If these walls could talk | San Agustin Museum and Catholicism’s beginnings in the Philippines through the Augustinians


I consider Intramuros as a home away from home since I started attending college at Lyceum of the Philippines University located within the walls and lived near the campus for four years.

I would go around the walled city to take a break from academic stress, hear Mass at the nearby Manila Cathedral or San Agustin Church, or dinner with friends and orgmates who also live in dormitories inside Intramuros.

Since some of the places in Intramuros have entrance fees, such as Fort Santiago and Baluarte de San Diego (entrance fees are at P75 ($1.46), by the way), I would choose to go somewhere else that doesn’t charge entrance. Maybe this is the reason why I haven’t been to San Agustin Museum, which is right beside the San Agustin Church. Now, the museum charges P200 (around $4 for regular entrance and P160 (around $3) for students.

A friend from the Ateneo de Naga University who was coming over to Manila for a few days called me and asked if I could go with her knowing that I know Intramuros by heart. So I went with her to San Agustin Museum a week ago. It was my first time but it’s her second visit.

The building which the museum currently occupies was a former monastery of the Order of St. Augustine or Augustinians, the first Catholic religious order to set foot in the Philippines. Augustinian missionaries from Mexico were brought along by Miguel Lopez de Legazpi in his expedition to the Philippines to colonize the archipelago during the expansion of the Spanish Empire.

(Caption) A painting of St. Augustine of Hippo, patron of the Augustinians, displayed at the corridor of the museum.
I’ve listed the most interesting parts of the museum for me in no particular order.

1. Old retablos

Since it’s run by the Augustinians, you would expect a lot of religious artifacts in the museum.

Retablos from Augustinian churches around the country can be found. Most of the retablos are made of Philippine hardwood and crafted by Filipino and Chinese woodworkers.

And since I have a fascination with old churches, retablos are one of the first things I look for. By looking at these, you can tell who is the patron saint of the parish or what religious order built the church based on the saints displayed in the retablo.

2. The Inner Garden

The Inner Garden is situated at the center of the museum. Friars would often go here to contemplate or discuss matters with parishioners. Courtyards like these were common in the houses of the principalia and ilustrados and in monasteries and convents during the Spanish colonial era.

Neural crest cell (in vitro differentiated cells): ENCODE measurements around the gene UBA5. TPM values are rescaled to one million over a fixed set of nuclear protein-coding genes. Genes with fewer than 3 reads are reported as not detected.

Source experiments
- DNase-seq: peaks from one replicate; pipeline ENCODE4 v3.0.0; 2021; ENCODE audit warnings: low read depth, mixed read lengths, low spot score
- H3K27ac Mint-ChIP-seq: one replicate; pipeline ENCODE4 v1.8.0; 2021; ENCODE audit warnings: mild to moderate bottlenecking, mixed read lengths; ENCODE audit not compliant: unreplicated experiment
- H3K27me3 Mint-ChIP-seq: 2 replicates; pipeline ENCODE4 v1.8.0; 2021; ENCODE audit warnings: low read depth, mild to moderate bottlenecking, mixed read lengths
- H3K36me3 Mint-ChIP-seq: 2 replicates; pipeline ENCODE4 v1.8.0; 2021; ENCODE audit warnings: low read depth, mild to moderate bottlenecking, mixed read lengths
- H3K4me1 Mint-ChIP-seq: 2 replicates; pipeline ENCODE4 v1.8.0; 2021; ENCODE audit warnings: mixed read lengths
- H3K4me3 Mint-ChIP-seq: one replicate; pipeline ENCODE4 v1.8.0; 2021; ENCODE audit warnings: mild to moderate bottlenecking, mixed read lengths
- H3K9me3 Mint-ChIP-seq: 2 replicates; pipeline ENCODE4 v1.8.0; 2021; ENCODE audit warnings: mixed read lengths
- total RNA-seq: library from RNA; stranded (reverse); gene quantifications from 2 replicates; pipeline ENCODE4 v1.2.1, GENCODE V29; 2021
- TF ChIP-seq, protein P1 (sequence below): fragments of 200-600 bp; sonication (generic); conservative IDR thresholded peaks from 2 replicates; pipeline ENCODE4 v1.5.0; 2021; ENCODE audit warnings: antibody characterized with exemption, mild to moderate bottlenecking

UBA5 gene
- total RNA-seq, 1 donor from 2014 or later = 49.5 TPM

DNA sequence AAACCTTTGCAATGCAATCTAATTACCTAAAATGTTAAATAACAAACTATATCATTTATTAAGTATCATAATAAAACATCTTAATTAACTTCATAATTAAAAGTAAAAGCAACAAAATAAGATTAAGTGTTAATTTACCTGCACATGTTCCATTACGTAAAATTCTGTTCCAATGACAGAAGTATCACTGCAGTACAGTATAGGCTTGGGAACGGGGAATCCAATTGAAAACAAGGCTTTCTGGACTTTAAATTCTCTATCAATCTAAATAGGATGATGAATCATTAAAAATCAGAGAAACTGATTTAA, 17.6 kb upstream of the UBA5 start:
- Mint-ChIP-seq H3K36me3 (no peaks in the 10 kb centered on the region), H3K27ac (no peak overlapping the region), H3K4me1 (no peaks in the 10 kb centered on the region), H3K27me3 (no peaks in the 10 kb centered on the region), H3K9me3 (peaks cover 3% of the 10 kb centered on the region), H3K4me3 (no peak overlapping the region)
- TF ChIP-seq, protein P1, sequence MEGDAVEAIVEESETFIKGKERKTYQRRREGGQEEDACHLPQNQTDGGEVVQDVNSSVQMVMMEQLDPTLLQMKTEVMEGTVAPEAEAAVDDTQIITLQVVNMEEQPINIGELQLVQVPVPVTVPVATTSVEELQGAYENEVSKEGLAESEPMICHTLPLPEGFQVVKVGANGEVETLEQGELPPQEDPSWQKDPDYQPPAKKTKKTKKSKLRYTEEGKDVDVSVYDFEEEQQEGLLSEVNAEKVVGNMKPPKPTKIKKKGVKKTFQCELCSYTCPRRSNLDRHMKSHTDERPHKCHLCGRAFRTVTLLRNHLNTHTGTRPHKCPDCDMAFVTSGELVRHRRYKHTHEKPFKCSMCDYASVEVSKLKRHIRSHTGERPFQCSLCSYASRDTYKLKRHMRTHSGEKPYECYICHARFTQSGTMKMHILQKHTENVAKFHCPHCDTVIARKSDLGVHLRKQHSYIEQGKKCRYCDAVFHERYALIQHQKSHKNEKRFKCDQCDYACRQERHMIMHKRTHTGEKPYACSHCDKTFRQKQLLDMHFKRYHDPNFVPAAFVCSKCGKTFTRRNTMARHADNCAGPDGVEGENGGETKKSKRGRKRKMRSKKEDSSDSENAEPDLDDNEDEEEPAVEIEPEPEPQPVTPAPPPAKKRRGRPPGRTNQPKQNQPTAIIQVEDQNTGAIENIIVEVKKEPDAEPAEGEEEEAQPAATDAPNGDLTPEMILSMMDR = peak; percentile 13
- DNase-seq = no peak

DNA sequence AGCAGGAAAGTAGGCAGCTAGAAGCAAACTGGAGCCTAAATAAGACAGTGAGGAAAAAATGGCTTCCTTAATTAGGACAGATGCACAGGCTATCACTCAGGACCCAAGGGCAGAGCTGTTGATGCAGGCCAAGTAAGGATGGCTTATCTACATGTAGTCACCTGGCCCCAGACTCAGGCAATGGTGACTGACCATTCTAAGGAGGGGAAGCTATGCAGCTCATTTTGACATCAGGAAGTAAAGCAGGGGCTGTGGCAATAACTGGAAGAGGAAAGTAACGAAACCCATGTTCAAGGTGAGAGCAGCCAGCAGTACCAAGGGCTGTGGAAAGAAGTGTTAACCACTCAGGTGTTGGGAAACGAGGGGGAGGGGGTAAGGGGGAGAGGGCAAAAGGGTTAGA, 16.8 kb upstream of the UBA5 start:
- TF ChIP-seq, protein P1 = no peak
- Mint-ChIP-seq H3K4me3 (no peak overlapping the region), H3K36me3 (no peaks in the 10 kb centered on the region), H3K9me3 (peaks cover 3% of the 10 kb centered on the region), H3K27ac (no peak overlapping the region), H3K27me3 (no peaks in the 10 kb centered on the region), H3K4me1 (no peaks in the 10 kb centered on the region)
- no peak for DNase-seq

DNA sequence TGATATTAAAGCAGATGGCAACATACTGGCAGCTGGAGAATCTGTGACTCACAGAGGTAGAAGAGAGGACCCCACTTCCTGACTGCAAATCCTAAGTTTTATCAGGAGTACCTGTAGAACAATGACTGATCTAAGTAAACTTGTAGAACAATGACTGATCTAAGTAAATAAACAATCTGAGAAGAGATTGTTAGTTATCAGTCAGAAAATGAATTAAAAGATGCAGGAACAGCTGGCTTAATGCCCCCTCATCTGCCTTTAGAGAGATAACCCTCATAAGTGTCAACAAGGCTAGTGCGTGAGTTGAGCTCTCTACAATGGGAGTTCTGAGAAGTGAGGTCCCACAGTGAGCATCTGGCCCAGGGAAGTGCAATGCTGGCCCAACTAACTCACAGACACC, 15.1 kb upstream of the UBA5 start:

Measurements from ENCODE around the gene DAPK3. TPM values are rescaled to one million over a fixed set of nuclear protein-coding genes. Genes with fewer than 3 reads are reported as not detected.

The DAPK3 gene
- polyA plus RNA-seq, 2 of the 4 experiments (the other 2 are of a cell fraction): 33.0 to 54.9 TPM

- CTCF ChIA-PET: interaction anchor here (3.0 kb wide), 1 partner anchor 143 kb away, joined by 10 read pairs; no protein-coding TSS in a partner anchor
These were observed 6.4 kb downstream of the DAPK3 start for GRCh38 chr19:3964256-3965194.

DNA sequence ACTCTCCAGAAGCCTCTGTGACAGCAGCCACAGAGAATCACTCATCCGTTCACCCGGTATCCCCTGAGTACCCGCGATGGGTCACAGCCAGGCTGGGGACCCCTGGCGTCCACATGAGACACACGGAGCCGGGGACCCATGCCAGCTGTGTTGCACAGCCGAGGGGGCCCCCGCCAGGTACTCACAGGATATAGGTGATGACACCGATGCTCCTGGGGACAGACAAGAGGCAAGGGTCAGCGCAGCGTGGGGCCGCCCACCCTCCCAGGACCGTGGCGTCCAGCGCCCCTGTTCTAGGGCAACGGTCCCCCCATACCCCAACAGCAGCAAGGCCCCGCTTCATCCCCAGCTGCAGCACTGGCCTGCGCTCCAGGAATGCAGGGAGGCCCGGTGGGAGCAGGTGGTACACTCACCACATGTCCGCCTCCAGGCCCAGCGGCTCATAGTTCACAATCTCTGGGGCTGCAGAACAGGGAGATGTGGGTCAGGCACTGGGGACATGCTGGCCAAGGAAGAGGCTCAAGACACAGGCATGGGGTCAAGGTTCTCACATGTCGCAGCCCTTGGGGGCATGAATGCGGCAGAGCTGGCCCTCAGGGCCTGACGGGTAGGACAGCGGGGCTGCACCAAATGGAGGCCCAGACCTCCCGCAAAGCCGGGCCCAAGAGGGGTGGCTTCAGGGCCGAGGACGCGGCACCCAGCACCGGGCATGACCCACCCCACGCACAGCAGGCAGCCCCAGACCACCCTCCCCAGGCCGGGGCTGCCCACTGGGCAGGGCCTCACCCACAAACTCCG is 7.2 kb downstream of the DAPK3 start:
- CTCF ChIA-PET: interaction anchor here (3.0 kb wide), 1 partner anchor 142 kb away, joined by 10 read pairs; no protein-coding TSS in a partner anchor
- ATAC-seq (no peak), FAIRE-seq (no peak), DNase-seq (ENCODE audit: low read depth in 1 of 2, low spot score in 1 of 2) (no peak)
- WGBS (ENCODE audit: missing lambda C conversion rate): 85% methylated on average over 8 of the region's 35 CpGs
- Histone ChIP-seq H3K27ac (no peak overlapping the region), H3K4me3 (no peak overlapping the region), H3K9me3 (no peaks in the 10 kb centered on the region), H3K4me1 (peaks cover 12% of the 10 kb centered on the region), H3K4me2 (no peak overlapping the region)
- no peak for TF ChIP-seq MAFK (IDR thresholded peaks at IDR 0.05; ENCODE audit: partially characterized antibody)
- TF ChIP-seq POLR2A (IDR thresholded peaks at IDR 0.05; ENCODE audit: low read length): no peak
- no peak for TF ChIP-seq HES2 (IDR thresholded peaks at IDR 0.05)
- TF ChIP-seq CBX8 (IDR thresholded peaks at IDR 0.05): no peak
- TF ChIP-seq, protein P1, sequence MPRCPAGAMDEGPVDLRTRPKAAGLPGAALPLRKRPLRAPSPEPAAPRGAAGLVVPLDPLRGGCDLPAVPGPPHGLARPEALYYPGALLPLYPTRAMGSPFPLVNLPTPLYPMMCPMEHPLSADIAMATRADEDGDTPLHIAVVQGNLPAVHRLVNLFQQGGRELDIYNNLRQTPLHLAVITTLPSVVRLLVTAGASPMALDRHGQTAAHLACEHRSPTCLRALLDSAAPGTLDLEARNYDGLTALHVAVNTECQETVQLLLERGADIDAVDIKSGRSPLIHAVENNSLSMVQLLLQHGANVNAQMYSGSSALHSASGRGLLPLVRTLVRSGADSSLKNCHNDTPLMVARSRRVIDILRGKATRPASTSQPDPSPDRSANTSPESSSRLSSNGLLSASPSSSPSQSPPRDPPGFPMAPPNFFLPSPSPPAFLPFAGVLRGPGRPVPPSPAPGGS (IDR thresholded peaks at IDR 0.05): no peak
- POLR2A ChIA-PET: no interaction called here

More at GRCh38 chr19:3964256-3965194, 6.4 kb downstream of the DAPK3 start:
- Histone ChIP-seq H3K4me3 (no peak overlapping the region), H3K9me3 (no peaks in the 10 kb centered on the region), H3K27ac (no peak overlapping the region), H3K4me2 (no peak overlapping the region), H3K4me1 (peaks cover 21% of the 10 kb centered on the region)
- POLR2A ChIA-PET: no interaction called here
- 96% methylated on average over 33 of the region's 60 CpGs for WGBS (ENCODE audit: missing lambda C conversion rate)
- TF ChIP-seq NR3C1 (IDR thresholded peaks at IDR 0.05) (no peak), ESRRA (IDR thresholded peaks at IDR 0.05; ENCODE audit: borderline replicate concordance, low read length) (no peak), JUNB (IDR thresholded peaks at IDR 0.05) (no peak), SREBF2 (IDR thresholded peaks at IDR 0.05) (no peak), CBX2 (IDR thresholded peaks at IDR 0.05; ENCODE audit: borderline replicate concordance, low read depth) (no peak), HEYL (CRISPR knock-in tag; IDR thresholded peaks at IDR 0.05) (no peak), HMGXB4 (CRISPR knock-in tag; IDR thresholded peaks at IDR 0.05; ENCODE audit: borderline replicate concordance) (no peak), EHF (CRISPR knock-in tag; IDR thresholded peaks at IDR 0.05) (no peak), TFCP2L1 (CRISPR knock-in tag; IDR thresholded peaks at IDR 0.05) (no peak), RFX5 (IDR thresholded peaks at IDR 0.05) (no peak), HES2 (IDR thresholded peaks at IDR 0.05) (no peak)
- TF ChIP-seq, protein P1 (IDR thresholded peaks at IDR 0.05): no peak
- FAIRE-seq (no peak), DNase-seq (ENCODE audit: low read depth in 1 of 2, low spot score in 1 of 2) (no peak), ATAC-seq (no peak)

3. The stairwell

The museum has two floors and to get to the upper floor, you have to climb the stairwell lined with paintings of Augustinian saints and martyrs such as the Augustinian Martyrs of Japan and St. Magdalene of Nagasaki, an Augustinian tertiary. The paintings depicted their martyrdoms in the course of the persecution of Christians by the Tokugawa Shogunate during the Edo Period in Japan.

When the Legazpi established settlements in Cebu and Manila, they were accompanied by an Augustinian mission led by veteran navigator Fray Andres de Urdaneta to evangelize the local population and eventually created the Augustinian Province of the Most Holy Name of Jesus of the Philippines (Provincia Augustiana del Santisimo Nobre de Jesus de Filipinas) in reference to the image of Sto. Niño brought by Ferdinand Magellan’s expedition and was found by Legazpi in Cebu. The Augustinians in Manila also sent missionaries to Japan and China.

4. Statues of wood and ivory

As I mentioned above, the museum houses a number of religious items dating back from the Spanish era. These were used in churches of the Augustinian Order and collections of prominent families.

There are several rooms which contained religious pieces but the one that I liked the most is the room that diplays St. James the Greater (Santiago el Mayor), patron saint of Spain, as the legendary Santiago Matamoros (Moor-slayer).
The saint is also the patron saint of my hometown in Libon, Albay. The wooden statue came from Libmanan, Camarines Sur. The room also features several large old crucifixes previously used in churches administered by Augustinians.

There’s also a room that has ivory statues of different sizes of the Virgin Mary as the Immaculate Conception, principal patroness of the Philippines and Our Lady of Consolation, patroness of the Augustinian Order.

5. The choir loft

This is the best part of the museum tour for me.

The choir loft of the San Agustin Church is now part of the museum. Visitors can access the choir loft from the upper floor.

Here you can have a great view of the church below. You can also see the trompe-l’oeil (French for “deceive the eye”) ceiling of the church up close. Many visitors might get confused that the church ceiling was carved but the technique used to paint the ceiling was meant to create illusion to the viewer.

This part of the museum shows the pipe organ, music sheets, and choir seats in its original form as if the choir loft is still in use. (https://www.bulatlat.com)

Share This Post